People go back to nature, back to basics, back to the good ‘ol days and back to the future, so a 31-year-old barkeeper has reached for all those elements and gone back to brewing. Kevin Townsell spurns glitzy advertising campaigns and brand identification in favor of beer made in carefully controlled batches on the premises. Naturally. Just four ingredients. Beer the way your grandfather drank it. Beer made the old-fashioned way, for trendsetters.
Townsell’s Buffalo Brew Pub is one of about two dozen tiny brewery pubs in the country, most of which are on the West Coast. But as the demand for quality beer grows, the number of brew pubs is increasing. “One hundred years ago, we had breweries in every city and town, with local delivery,” said Bud Lang, editor of Anaheim, Calif.-based “All About Beer” magazine. “Now we have a few huge breweries and 18-wheelers delivering beer nationwide.”
Townsell’s 1,500-gallon monthly production makes his the only brewery in a region that was once the nation’s fourth-largest beer producer. Between 1811 and 1972, 350 breweries opened, operated and closed around Buffalo. “Beer lovers, home brewers, any first-generation Europeans are attracted because what we say we’re going to offer is a fine, quality, full-bodied product, which is similar to an English or a German product than it is to any American mass-produced beer,” Townsell said.
Townsell graduated from Cornell University’s school of hotel management, worked for Hilton Hotels, returned to Cornell for an MBA and then opened an Irish pub in his father’s suburban Buffalo hotel. A friend told him about the opening of a brew pub in the Atlas Hotel in Welland, Ontario. So when prospects for an Irish pub in Orlando, Fla., dimmed, Townsell put $500,000 into renovating and converting a Prohibition-era coach house on the former Buffalo-New York City route. “I really wasn’t anything more than a beer drinker before this came along,” Townsell said.
The open, relaxed bar — complete with peanuts whose shells customers are encouraged to throw on the floor — opened last Oct. 31. Already, there are 450 regulars and 1,300 beer fans trying for status as regulars. Townsell marks growth through the “Mug Club” which awards a personal mug, retained behind the bar, for anyone who has tried 20 of Townsell’s home brews. “You want to be attracting the person who doesn’t know anything about beer. The guy who appreciates beer and knows about beer will be coming anyway,” said Jon Downing, the Atlas Hotel’s brewmaster.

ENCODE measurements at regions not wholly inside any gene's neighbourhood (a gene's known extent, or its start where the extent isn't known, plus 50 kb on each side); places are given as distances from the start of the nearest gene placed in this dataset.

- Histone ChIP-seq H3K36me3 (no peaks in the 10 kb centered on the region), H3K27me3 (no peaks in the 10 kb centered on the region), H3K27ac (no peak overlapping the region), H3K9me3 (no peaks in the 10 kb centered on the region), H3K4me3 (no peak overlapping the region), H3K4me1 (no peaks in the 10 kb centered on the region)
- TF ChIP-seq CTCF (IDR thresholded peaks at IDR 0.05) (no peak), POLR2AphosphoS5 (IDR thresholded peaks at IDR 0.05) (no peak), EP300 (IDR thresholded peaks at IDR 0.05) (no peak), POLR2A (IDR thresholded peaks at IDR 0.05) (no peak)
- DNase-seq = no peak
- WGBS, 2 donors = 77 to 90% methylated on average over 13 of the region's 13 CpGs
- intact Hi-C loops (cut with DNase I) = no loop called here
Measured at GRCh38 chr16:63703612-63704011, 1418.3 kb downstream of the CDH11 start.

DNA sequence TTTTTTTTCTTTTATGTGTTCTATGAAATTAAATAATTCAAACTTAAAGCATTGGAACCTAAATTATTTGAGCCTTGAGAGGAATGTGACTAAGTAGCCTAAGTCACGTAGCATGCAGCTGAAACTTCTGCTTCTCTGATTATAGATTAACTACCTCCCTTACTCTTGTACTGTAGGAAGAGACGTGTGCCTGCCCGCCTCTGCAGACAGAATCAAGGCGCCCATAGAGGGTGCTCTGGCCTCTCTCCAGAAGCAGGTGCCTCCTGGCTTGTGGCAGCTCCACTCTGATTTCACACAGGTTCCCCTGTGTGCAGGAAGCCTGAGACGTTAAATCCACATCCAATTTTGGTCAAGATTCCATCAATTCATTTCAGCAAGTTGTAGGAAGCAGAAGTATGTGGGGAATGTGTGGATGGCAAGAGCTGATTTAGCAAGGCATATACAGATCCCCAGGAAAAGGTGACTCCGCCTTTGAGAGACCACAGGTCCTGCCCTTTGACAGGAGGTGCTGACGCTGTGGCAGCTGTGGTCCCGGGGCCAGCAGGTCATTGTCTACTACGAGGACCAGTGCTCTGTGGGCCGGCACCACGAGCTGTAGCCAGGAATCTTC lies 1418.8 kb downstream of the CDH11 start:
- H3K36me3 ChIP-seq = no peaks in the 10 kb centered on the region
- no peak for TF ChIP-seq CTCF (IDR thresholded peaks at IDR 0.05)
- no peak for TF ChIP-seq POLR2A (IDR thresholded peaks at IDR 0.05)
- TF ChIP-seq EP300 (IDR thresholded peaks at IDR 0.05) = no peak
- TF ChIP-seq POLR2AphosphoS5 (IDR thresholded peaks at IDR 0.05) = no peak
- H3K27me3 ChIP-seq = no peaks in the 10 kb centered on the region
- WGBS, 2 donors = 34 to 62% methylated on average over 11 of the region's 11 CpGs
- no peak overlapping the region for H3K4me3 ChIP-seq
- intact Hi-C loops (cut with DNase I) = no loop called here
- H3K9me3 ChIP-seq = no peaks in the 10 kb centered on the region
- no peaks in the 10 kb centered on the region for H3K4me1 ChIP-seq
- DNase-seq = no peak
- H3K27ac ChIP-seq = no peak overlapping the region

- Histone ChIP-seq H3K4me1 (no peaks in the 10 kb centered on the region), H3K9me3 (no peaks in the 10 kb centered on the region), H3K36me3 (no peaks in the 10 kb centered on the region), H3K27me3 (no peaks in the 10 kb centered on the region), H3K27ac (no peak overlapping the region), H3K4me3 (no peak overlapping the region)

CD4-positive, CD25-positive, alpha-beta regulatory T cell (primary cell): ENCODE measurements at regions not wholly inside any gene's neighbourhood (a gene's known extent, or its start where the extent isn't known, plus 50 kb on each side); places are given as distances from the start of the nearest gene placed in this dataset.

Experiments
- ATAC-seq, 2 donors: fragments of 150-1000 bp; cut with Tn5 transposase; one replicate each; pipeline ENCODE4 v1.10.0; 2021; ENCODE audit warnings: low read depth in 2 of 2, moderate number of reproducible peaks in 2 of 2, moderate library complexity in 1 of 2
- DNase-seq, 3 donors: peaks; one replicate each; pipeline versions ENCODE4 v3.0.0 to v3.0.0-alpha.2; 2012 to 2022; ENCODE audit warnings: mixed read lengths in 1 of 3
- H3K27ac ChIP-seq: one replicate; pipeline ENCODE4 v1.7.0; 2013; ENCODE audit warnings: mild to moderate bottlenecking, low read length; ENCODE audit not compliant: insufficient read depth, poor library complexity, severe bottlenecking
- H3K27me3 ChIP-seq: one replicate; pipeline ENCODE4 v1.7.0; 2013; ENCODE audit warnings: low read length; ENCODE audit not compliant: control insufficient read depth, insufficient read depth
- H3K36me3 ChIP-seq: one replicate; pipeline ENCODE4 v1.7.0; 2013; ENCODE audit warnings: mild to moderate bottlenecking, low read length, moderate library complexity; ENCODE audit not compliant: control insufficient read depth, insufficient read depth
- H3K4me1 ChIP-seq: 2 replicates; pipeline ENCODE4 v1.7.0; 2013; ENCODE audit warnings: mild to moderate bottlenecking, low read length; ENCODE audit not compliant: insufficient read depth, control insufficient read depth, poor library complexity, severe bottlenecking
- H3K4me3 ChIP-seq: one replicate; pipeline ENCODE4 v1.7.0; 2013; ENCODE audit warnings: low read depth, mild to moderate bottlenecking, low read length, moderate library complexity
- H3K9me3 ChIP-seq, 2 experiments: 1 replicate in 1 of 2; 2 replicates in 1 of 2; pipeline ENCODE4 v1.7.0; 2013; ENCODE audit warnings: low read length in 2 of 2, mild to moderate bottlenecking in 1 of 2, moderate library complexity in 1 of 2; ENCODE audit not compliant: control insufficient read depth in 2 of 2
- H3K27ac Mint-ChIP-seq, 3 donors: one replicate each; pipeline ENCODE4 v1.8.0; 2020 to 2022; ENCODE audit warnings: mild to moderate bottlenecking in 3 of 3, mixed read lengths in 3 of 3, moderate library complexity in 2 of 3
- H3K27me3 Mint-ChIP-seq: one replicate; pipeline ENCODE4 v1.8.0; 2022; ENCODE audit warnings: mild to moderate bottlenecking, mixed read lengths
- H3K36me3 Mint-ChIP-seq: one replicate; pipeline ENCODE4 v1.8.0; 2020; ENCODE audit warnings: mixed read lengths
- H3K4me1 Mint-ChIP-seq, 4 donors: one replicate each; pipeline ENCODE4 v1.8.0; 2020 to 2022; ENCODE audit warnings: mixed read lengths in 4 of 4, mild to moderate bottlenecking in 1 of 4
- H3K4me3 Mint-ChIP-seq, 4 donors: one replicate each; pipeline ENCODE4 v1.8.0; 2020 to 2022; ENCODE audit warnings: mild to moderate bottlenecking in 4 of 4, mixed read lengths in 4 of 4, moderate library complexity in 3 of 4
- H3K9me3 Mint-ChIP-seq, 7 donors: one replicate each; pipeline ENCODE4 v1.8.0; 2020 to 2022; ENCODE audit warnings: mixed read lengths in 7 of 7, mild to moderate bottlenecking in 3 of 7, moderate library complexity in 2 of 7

So far, Townsell and his brewmaster Keith Morgan have produced five lagers, 30 ales and two oatmeal stouts. Beer is brewed fresh every six days, but the bar is pouring more home brew a week than the brewery produces. “We just kegged a batch yesterday you’re drinking today,” Townsell said, by way of offering a theme for his enterprise, which he plans to expand to another Buffalo-area spot and to Rochester.
Townsell’s beers, which are served cold, are considered smoother, more fragrant and fresher tasting than most bottled American beers. “We use four ingredients for our amber ale, for example. We use a malted barley, fresh hops; we use yeast and water. That’s all,” said Townsell. “In Germany up until just last month, you weren’t allowed to serve anything to the public that had anything more than those four ingredients.”
Townsell, whose warm personality would have eventually forced him to run a bar-restaurant if his instincts hadn’t already led him to it, spent about $70,000 for five copper-covered, 300-gallon vats which he and Morgan use for brewing. The vessels are visible from inside and out and patrons are free to watch Morgan, a former chef, work. “An equal number of dollars expended into a marketing campaign for a non-brew pub wouldn’t have the value of these kettles,” Townsell said. Townsell imports his malt from England via Canada, and gets hops, a fragrant vine that determines aroma and bitterness levels, from the Yakima Valley.
While hardly threatening the national breweries’ sales, locally brewed beer seems to be catching on.